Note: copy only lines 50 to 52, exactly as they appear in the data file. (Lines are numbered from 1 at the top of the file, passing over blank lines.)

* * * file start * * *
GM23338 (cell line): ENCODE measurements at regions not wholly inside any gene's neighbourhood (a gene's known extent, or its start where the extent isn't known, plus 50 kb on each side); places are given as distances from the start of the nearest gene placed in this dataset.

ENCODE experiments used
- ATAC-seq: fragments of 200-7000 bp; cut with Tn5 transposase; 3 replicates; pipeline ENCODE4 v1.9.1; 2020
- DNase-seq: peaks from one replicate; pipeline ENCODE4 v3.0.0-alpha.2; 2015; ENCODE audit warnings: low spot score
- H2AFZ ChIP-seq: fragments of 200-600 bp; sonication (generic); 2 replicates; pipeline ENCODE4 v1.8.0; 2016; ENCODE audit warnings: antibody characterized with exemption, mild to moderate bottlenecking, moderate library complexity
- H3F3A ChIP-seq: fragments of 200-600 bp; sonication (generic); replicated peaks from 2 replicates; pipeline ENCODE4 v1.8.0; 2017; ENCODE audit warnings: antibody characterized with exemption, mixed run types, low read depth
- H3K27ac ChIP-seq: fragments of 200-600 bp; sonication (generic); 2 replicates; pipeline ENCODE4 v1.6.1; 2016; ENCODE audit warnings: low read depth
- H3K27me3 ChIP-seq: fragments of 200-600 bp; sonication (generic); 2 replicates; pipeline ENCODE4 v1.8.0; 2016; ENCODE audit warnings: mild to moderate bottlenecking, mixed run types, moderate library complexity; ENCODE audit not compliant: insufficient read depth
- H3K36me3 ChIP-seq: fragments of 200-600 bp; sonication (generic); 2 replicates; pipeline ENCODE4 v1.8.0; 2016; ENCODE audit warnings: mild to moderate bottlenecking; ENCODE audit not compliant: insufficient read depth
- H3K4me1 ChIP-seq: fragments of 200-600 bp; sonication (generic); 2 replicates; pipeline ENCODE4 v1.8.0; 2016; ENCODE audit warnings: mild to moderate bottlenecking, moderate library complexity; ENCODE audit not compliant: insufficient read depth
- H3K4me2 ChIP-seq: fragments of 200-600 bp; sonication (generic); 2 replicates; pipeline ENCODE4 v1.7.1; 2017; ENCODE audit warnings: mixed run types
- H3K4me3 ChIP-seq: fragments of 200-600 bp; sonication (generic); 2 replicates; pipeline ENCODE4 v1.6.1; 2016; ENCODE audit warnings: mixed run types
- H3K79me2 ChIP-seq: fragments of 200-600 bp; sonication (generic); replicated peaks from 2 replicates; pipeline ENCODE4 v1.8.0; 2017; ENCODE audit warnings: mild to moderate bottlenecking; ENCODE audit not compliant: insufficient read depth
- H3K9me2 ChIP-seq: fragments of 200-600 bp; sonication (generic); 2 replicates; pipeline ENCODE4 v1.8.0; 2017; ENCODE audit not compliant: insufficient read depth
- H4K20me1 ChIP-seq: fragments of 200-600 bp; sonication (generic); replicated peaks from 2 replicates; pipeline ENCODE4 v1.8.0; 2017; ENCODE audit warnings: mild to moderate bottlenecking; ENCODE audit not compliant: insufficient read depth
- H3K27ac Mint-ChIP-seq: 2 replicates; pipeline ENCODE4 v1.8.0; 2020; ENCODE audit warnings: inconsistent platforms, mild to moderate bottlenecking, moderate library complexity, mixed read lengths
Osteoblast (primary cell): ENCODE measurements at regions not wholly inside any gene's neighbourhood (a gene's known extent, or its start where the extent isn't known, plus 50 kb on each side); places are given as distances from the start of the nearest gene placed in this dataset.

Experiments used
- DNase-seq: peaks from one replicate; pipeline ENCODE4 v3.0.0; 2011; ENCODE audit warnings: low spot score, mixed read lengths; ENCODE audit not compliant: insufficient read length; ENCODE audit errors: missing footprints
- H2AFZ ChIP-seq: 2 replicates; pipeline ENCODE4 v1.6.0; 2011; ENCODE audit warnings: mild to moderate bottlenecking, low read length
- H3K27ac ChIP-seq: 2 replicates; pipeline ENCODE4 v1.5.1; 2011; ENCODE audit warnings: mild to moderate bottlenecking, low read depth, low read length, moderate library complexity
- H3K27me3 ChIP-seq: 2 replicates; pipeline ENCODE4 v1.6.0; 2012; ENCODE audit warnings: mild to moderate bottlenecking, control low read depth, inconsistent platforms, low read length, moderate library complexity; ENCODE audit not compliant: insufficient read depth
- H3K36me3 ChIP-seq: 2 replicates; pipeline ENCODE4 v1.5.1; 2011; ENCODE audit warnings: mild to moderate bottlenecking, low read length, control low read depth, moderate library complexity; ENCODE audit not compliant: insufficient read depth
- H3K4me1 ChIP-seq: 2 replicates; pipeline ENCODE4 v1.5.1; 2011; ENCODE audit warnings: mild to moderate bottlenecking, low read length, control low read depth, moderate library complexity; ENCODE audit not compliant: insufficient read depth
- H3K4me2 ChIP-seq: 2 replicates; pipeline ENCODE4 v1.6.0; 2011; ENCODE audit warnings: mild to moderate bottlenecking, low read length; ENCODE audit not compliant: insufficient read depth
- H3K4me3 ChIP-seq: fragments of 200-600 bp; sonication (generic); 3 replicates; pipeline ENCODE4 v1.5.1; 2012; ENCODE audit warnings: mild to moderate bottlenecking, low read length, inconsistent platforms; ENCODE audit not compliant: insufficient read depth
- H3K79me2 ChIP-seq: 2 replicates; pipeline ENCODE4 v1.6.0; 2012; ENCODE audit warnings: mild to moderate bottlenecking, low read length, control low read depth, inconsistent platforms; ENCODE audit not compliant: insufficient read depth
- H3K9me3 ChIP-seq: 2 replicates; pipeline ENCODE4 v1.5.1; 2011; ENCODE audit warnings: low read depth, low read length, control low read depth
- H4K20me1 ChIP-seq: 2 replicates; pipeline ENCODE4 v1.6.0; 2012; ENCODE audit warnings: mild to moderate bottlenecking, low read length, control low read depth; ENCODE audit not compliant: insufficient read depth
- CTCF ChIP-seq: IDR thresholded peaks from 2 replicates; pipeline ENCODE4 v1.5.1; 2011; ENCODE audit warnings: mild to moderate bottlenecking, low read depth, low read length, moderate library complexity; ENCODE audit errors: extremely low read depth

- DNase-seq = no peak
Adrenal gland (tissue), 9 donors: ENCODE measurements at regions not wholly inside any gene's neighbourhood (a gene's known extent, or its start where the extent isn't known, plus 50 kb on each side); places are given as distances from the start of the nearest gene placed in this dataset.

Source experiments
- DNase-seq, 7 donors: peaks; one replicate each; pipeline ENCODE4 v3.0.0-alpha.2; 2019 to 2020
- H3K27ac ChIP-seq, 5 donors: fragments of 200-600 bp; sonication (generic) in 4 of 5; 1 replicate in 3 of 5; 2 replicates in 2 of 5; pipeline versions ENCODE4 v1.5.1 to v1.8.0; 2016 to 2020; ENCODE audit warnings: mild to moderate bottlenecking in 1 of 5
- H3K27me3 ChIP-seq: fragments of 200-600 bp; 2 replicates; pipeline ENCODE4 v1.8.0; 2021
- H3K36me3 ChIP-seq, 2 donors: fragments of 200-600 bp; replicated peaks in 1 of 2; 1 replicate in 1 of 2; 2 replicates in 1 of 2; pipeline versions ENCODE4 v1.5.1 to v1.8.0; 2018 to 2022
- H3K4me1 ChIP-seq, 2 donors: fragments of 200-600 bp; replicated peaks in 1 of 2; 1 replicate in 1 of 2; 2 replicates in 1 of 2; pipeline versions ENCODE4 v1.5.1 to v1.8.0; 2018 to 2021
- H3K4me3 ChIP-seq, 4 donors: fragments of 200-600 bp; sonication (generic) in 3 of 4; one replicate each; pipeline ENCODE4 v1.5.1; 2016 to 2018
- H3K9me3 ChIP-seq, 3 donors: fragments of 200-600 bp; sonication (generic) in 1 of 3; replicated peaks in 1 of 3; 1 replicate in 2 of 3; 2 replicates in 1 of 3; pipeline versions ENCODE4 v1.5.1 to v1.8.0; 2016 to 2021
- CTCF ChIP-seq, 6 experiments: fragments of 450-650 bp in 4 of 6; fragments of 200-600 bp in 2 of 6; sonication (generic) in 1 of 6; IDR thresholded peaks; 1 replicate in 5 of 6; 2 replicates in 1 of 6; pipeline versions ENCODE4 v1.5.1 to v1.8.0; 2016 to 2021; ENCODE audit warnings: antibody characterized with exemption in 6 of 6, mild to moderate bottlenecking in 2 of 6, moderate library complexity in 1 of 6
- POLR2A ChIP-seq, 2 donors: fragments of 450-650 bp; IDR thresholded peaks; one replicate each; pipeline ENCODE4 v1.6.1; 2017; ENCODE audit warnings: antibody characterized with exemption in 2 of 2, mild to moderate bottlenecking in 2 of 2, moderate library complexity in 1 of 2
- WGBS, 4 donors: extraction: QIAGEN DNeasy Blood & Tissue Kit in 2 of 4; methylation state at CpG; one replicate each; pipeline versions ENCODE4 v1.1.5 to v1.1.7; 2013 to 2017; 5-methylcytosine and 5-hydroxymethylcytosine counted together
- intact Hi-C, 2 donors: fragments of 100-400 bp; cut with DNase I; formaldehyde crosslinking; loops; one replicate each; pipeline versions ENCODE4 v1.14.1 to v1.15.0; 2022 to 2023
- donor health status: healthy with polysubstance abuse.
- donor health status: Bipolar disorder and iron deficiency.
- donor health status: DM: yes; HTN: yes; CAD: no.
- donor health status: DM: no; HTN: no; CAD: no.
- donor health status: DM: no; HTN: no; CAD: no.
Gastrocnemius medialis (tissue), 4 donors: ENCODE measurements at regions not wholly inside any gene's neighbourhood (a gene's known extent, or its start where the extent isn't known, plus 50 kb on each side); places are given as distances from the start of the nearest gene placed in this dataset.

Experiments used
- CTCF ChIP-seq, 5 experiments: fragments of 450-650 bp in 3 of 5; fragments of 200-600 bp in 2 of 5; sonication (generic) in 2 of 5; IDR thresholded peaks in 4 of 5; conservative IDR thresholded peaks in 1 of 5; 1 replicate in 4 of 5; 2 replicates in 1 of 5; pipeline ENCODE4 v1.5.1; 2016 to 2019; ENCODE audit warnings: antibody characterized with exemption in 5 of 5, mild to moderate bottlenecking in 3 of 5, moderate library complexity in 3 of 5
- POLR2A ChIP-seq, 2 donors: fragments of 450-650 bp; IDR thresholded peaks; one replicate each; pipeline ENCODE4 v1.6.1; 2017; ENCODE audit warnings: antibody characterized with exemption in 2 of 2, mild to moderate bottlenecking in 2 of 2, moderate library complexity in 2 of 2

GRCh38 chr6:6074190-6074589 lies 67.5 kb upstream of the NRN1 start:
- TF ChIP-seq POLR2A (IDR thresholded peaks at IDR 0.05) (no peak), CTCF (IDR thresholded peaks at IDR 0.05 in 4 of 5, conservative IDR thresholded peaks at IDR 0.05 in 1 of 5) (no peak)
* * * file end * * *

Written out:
Gastrocnemius medialis (tissue), 4 donors: ENCODE measurements at regions not wholly inside any gene's neighbourhood (a gene's known extent, or its start where the extent isn't known, plus 50 kb on each side); places are given as distances from the start of the nearest gene placed in this dataset.

Experiments used
- CTCF ChIP-seq, 5 experiments: fragments of 450-650 bp in 3 of 5; fragments of 200-600 bp in 2 of 5; sonication (generic) in 2 of 5; IDR thresholded peaks in 4 of 5; conservative IDR thresholded peaks in 1 of 5; 1 replicate in 4 of 5; 2 replicates in 1 of 5; pipeline ENCODE4 v1.5.1; 2016 to 2019; ENCODE audit warnings: antibody characterized with exemption in 5 of 5, mild to moderate bottlenecking in 3 of 5, moderate library complexity in 3 of 5